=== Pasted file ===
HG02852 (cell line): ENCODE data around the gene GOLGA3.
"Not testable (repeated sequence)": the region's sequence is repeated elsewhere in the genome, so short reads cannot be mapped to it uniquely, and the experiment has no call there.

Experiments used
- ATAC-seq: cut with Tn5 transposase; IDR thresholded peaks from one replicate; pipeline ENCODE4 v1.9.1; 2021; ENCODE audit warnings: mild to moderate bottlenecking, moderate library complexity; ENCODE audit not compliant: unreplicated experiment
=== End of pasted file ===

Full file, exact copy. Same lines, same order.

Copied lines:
HG02852 (cell line): ENCODE data around the gene GOLGA3.
"Not testable (repeated sequence)": the region's sequence is repeated elsewhere in the genome, so short reads cannot be mapped to it uniquely, and the experiment has no call there.

Experiments used
- ATAC-seq: cut with Tn5 transposase; IDR thresholded peaks from one replicate; pipeline ENCODE4 v1.9.1; 2021; ENCODE audit warnings: mild to moderate bottlenecking, moderate library complexity; ENCODE audit not compliant: unreplicated experiment